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Sentosa Tanjong Beach

Wikipedia: "Sentosa has a stretch of sheltered beach of more than two kilometres in length on its southern coast, divided into three portions: Palawan Beach, Siloso Beach, and Tanjong Beach. These beaches are artificial, reclaimed using sand bought from Indonesia and Malaysia. They are manned by the best beach patrol lifeguard team in Singapore. The lifeguards wear red and yellow uniforms and patrols the beaches of Sentosa.

Palawan Beach

Palawan Beach lies in the centre of the southern coast of Sentosa. There is a suspension bridge that leads to a small islet off the coast which is said to be the Southernmost Point of Continental Asia, or Asia's closest point to the Equator.[14] However, inspection of any map, even those on Sentosa, show that this cannot be the case.

There are several bars along the beach offering food and beverage to visitors as well as Beach Station of Sentosa Express.

Siloso Beach

Siloso beach in Sentosa, with the Shangri-La Rasa Sentosa resort overlooking the bay.

Siloso Beach lies on the west portion of the southern coast and it is known as the place for beach volleyball and other outdoor activities such as canoeing, skim boarding, mountain biking or rollerblading. There are also dining and shopping outlets along the beach. The Rasa Sentosa Resort is located at the western end of Siloso Beach.

Tanjong Beach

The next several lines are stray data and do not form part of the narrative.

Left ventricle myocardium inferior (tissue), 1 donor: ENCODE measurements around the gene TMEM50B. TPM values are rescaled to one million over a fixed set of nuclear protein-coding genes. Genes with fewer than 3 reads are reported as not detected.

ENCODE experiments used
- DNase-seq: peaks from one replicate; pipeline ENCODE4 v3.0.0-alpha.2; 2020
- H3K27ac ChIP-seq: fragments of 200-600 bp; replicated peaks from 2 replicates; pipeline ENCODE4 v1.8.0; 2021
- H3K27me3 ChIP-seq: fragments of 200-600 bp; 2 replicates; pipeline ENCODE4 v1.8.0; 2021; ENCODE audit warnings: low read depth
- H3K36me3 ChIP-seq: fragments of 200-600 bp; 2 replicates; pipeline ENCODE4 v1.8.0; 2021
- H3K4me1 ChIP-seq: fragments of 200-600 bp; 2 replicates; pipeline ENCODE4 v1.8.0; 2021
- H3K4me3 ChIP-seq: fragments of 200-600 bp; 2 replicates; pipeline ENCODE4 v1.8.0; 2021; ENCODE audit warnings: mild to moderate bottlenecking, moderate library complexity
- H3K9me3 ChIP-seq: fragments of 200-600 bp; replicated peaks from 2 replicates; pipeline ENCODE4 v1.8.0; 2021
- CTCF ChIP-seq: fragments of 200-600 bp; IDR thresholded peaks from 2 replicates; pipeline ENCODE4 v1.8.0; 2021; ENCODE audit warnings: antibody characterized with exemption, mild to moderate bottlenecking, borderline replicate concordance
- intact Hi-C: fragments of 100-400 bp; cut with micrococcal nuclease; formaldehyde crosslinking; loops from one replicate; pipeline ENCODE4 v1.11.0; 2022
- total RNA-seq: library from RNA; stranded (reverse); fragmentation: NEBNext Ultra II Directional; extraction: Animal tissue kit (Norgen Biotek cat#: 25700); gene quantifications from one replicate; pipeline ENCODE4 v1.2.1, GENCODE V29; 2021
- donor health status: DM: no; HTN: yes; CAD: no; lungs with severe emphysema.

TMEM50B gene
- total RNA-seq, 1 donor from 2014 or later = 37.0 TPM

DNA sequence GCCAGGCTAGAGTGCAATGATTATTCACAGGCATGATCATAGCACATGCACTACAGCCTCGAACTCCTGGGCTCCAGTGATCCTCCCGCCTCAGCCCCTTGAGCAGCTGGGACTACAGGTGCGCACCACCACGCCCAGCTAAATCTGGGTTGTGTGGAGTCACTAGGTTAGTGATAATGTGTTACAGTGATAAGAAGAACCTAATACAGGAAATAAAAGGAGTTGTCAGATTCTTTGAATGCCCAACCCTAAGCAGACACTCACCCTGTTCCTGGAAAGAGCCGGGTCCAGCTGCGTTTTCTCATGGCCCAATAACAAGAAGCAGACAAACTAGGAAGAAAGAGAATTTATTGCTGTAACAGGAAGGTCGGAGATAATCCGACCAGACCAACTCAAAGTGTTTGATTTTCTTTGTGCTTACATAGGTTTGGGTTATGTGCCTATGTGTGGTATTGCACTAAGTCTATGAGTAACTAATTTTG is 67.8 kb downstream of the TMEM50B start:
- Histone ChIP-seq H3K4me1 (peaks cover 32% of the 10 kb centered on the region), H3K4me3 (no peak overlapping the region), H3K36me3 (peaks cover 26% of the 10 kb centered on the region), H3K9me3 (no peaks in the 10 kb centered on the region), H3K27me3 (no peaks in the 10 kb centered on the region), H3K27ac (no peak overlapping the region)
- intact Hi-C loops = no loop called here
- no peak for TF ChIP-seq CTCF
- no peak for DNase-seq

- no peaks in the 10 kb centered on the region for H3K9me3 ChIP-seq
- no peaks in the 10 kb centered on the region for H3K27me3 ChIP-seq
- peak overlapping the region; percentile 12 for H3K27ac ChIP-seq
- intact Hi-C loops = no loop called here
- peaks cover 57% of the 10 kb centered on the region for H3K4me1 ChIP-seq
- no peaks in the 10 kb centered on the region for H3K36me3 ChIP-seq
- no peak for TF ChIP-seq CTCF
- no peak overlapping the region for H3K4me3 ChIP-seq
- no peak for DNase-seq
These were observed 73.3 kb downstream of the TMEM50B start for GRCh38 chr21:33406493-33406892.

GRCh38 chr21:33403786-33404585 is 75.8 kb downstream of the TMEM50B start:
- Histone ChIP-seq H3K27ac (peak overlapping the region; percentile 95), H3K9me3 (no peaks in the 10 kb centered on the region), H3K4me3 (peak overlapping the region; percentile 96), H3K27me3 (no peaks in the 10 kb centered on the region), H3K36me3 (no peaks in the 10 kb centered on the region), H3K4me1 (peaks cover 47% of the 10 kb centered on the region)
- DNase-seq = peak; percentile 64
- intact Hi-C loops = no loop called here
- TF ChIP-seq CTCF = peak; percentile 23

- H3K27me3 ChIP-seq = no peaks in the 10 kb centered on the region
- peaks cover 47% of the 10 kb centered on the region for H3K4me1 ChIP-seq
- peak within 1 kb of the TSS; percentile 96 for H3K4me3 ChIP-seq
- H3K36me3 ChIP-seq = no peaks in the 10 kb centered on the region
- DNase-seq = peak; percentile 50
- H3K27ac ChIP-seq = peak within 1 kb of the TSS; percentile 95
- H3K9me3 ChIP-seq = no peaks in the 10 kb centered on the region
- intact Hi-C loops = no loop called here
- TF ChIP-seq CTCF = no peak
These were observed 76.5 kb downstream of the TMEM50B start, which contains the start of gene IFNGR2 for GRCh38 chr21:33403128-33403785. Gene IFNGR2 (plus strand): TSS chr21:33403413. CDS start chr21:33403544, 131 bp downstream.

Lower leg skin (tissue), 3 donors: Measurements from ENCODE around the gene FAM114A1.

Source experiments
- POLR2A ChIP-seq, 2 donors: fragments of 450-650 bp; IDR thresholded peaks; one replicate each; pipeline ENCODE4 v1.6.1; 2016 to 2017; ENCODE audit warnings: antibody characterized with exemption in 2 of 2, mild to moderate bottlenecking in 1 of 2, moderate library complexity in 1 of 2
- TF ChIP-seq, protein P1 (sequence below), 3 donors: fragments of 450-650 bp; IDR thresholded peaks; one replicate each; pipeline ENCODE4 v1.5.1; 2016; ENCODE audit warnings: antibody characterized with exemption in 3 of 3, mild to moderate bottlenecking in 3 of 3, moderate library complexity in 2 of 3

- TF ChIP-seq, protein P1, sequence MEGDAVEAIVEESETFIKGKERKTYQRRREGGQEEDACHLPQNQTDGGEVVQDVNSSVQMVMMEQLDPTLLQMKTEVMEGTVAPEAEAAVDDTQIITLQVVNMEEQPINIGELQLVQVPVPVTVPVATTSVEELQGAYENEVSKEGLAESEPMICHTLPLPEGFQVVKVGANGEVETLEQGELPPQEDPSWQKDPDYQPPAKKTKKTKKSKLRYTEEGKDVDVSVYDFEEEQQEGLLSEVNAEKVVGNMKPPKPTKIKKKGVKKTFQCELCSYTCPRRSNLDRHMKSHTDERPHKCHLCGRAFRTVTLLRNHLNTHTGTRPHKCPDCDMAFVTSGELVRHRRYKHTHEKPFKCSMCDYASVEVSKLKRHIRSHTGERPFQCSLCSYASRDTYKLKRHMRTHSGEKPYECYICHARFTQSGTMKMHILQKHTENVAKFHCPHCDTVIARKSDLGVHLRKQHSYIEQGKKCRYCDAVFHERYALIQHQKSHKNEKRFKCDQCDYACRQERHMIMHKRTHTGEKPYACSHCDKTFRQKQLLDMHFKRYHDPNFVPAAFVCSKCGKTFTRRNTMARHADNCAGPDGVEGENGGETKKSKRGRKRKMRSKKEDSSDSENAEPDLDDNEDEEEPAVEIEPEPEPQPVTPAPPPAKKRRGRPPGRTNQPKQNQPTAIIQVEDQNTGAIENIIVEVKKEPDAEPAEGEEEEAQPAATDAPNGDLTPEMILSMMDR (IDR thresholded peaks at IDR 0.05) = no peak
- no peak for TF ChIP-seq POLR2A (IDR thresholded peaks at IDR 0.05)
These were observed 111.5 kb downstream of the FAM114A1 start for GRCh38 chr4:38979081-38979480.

Tanjong Beach is a relatively more secluded part of the southern coast. The crescent-shaped beach is sometimes used for special events or parties."

Copyright: Willy Kaemena
Type: Spherical
Resolution: 7998x3999
Taken: 29/01/2012
Caricate: 03/03/2012
Aggiornato: 27/03/2015
Numero di visualizzazioni:


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More About Singapore

Singapore began as a boat quay at the southern tip of the Malay Peninsula. Its early days bear few written accounts which are made more difficult to interpret due to the many names it has had. Its original name in Malay meant "island at the end" of the peninsula.In the middle ages there was a settlement here with a trading post and fishing village; today Singapore technically contains sixty-three small islands. Here's a good view of the city from Merlion Park and up close at Raffles Place.From the fifteenth century onwards Singapore's warring neighbors took turns taking over control of the city. Over the past five centuries this port city has been the property of Siam, the Majapahit Empire of Java, Thailand, Portugal, Britain, Japan and Malaysia. Singapore finally achieved its independence in 1959 and has existed as the Republic of Singapore, a UN member nation.Singapore is really interesting because it's one of only five sovereign city-states which survived the colonial expansion period of world history. (The others are Vatican City, Monaco, San Marino and Andorra.) Its history as a busy port city has brought traders from all over the world, and their influence is commemorated in some interesting works of art. For example, see the British tea merchants along the Singapore river, and the Asian Civilizations Museum.In the nineteenth century Singapore was a major port for ships traveling between Europe and East Asia. During WWII the Battle of Singapore ended with the largest British surrender in history -- nearly 130,000 troops.Next time you have the chance to pass through Singapore, make sure to visit the zoo and see the white tigers, and be glad there's a fence in between. Also note how clean the city is, even under a bridge.Text by Steve Smith.